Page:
Alcohol is the most used drug on college campuses, so it’s important to know some of the risks and effects of drinking alcohol.
- Overuse of alcohol can have detrimental physical, emotional, and psychological effects.
- Alcohol consumption can lead to: increased short-term risks, including accidents, injuries, alcohol poisoning, violence, and unwanted sexual activity; longer-term health risks, including high blood pressure, heart disease, stroke, liver disease, digestive issues, and damage to other vital organs; aggravated mental health problems, including depression and anxiety; problems with academic performance, learning and memory, and loss of productivity; and dependency on alcohol as well as withdrawal related anxiety, nausea, hallucinations, and convulsions.
- Some factors can increase health risks of consuming alcohol and alcohol poisoning:
- Gender: women are more susceptible to the effects of alcohol because they produce less of the enzyme that slows the release of alcohol in the stomach.
- Size and weight: smaller and thinner body types absorb alcohol more quickly.
- Overall health: any preexisting conditions or underlying health problems can increase vulnerability to alcohol and its damaging effects.
What are the symptoms of alcohol poisoning? What should I do if someone has alcohol poisoning or has overdosed?
- Mental confusion/stupor/unconsciousness/coma, slurred speech, vomiting, nausea, seizures, poor coordination, slow/irregular breathing patterns (more than 10 seconds between breaths), low body temperature/bluish skin color/paleness.
- It is not necessary for all of these symptoms to be present before seeking help. If concerned about someone for any combinations of these symptoms, call GERMS (202-687-4357) immediately (Call 911 if off campus). By calling GERMS or GUPD, the patient and the individual reporting will not face disciplinary actions for alcohol related violations.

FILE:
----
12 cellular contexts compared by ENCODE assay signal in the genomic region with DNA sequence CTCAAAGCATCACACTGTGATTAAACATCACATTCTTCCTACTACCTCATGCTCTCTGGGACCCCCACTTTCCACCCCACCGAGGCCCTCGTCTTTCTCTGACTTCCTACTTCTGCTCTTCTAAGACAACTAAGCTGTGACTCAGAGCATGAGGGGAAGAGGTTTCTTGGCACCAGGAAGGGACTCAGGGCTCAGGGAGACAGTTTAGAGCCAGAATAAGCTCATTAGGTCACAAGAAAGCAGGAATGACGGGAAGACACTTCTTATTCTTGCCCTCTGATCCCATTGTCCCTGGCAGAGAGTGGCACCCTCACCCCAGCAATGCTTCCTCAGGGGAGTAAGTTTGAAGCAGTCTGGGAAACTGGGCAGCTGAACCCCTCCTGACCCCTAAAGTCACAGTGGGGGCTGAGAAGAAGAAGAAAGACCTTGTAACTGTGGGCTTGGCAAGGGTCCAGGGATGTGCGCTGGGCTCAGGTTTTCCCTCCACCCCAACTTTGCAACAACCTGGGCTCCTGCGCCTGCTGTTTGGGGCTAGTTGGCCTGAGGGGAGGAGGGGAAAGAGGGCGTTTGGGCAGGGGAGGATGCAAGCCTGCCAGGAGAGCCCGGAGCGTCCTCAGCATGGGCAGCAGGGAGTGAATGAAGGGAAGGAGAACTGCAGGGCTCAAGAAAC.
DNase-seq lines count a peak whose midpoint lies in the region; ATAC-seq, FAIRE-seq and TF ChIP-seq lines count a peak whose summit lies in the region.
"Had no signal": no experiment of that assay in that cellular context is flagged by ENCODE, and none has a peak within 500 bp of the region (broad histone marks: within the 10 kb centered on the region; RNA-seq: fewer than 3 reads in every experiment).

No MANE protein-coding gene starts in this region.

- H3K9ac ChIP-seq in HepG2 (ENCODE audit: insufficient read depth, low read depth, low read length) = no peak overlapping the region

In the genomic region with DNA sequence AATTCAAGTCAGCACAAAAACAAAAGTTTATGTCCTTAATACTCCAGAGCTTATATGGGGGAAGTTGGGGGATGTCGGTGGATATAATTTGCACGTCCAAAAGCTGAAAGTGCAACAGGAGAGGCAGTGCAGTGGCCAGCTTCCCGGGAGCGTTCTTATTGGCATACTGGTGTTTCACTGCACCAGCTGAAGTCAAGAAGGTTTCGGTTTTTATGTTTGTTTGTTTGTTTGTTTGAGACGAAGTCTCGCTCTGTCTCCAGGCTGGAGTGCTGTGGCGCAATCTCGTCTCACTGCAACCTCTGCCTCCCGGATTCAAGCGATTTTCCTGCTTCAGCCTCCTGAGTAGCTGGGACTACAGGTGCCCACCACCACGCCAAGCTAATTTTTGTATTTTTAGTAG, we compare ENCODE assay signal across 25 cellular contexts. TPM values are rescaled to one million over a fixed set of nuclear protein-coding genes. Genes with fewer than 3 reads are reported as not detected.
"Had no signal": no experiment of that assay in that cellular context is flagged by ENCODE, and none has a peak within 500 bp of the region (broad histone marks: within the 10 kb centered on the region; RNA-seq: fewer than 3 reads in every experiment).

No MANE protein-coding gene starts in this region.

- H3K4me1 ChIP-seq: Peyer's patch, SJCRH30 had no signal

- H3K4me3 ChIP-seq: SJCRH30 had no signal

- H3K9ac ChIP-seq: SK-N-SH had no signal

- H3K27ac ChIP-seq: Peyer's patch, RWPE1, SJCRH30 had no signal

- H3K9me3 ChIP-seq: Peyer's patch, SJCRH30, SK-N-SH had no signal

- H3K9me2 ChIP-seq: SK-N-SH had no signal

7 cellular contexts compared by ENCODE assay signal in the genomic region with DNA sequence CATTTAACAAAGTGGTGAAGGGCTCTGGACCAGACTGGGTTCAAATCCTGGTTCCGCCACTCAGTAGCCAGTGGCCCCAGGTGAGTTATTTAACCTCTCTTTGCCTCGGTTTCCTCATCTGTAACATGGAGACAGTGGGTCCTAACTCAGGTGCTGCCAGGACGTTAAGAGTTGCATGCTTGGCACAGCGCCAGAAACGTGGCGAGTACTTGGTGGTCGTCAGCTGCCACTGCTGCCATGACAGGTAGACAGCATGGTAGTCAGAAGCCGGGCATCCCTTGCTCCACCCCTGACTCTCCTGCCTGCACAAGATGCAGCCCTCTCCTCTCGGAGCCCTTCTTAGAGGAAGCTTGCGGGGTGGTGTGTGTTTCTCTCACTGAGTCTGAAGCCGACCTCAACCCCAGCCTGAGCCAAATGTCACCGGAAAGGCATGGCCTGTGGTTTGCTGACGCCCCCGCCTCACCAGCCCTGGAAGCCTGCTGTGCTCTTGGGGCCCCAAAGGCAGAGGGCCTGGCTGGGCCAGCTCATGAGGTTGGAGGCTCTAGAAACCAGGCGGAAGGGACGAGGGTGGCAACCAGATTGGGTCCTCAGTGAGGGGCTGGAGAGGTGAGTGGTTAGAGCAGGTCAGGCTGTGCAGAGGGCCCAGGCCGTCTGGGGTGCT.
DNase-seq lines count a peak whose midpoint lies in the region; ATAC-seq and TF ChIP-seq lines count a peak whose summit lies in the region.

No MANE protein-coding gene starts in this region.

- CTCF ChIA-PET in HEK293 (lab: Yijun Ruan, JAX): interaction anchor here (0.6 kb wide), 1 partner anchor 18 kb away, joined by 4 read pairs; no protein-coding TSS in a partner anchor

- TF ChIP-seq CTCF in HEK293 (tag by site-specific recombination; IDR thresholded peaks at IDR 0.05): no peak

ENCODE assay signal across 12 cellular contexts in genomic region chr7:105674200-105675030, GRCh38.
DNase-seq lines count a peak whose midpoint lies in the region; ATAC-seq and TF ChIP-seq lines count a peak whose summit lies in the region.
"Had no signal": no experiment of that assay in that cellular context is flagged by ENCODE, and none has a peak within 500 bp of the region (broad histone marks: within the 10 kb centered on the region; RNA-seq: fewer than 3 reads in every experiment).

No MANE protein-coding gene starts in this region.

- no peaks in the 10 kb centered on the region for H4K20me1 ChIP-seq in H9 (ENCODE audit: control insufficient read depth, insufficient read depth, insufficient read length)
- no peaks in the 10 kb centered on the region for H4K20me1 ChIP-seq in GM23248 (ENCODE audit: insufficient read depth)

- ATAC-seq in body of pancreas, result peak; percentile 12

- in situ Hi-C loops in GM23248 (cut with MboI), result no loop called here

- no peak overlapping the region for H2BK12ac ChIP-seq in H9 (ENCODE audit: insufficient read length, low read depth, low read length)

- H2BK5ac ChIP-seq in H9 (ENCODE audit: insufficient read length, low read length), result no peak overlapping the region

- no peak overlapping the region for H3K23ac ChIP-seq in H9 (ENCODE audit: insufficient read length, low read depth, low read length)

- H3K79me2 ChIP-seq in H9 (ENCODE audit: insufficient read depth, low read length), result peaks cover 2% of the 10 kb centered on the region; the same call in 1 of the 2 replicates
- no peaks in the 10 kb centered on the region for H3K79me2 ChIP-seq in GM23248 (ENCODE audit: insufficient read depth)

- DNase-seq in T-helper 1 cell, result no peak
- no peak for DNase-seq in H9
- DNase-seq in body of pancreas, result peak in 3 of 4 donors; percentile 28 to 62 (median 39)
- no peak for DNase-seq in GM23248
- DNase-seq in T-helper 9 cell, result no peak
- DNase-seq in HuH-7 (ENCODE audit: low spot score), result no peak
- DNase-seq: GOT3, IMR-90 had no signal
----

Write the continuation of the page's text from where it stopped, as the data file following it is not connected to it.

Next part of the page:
- Never leave the person unattended; turn the person on their side to avoid choking on vomit; if the person has been injured, do not move them, but wait for medical guidance.
- Before drinking:
- Eat a filling and satisfying meal — the food will help your body process alcohol more slowly.
- Consider in advance how drinking may affect any other commitments you have.
- Have a plan for getting home safely — stick with the same group of friends, have a designated driver, or prepare to use a ride-sharing app at the end of the night. If drinking in the Georgetown neighborhood, students can call SafeRides (202-784-RIDE) for a free ride home.
- While drinking:
- Space and pace your drinking, sticking to about one drink per hour.
- Sip drinks, avoiding shots, funnels, or chugging.
- Avoid mixed drinks and punches, and stick to one type of alcohol or mixing your drinks yourself.
- Keep track of what you’re drinking, and how many drinks you’ve had. Set limits for yourself, so you know when it’s best to stop drinking.
- Alternate between alcoholic and non-alcoholic drinks to help slow your pace and stay hydrated.
- Avoid drinking if:
- You haven’t eaten
- You’re feeling Hungry, Angry, Lonely, or Tired (HALT)
- You’re taking prescription medications that could affect or be affected by alcohol (such as antibiotics)
Visit the Student Health Center’s overview of alcohol and other drugs for further information.